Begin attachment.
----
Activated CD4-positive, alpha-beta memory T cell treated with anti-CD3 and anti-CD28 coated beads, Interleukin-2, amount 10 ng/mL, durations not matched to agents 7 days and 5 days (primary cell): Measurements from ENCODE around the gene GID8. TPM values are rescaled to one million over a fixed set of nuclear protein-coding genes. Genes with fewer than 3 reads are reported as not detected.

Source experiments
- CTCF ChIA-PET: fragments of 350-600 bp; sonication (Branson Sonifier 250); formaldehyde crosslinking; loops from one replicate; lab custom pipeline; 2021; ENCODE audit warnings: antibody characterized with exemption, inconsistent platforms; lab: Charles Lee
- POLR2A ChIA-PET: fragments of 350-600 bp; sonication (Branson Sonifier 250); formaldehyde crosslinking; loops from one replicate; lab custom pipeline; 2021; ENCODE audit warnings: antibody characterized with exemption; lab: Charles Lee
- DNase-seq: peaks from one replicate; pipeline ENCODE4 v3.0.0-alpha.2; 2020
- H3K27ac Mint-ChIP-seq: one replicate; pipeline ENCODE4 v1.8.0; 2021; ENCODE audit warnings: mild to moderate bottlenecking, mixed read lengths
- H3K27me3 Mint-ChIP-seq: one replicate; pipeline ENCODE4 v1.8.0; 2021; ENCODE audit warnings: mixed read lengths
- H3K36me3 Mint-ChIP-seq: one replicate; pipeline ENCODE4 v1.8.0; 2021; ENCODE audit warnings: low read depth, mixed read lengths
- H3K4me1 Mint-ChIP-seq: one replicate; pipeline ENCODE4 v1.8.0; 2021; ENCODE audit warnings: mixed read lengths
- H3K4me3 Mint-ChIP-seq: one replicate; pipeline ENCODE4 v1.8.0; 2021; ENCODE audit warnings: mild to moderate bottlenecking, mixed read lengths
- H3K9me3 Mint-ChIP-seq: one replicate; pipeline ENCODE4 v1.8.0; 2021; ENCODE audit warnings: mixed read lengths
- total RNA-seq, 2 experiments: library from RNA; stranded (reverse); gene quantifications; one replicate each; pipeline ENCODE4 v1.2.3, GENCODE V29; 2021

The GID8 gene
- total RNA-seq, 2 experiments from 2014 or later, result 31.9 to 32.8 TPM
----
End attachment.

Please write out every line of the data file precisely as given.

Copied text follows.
Activated CD4-positive, alpha-beta memory T cell treated with anti-CD3 and anti-CD28 coated beads, Interleukin-2, amount 10 ng/mL, durations not matched to agents 7 days and 5 days (primary cell): Measurements from ENCODE around the gene GID8. TPM values are rescaled to one million over a fixed set of nuclear protein-coding genes. Genes with fewer than 3 reads are reported as not detected.

Source experiments
- CTCF ChIA-PET: fragments of 350-600 bp; sonication (Branson Sonifier 250); formaldehyde crosslinking; loops from one replicate; lab custom pipeline; 2021; ENCODE audit warnings: antibody characterized with exemption, inconsistent platforms; lab: Charles Lee
- POLR2A ChIA-PET: fragments of 350-600 bp; sonication (Branson Sonifier 250); formaldehyde crosslinking; loops from one replicate; lab custom pipeline; 2021; ENCODE audit warnings: antibody characterized with exemption; lab: Charles Lee
- DNase-seq: peaks from one replicate; pipeline ENCODE4 v3.0.0-alpha.2; 2020
- H3K27ac Mint-ChIP-seq: one replicate; pipeline ENCODE4 v1.8.0; 2021; ENCODE audit warnings: mild to moderate bottlenecking, mixed read lengths
- H3K27me3 Mint-ChIP-seq: one replicate; pipeline ENCODE4 v1.8.0; 2021; ENCODE audit warnings: mixed read lengths
- H3K36me3 Mint-ChIP-seq: one replicate; pipeline ENCODE4 v1.8.0; 2021; ENCODE audit warnings: low read depth, mixed read lengths
- H3K4me1 Mint-ChIP-seq: one replicate; pipeline ENCODE4 v1.8.0; 2021; ENCODE audit warnings: mixed read lengths
- H3K4me3 Mint-ChIP-seq: one replicate; pipeline ENCODE4 v1.8.0; 2021; ENCODE audit warnings: mild to moderate bottlenecking, mixed read lengths
- H3K9me3 Mint-ChIP-seq: one replicate; pipeline ENCODE4 v1.8.0; 2021; ENCODE audit warnings: mixed read lengths
- total RNA-seq, 2 experiments: library from RNA; stranded (reverse); gene quantifications; one replicate each; pipeline ENCODE4 v1.2.3, GENCODE V29; 2021

The GID8 gene
- total RNA-seq, 2 experiments from 2014 or later, result 31.9 to 32.8 TPM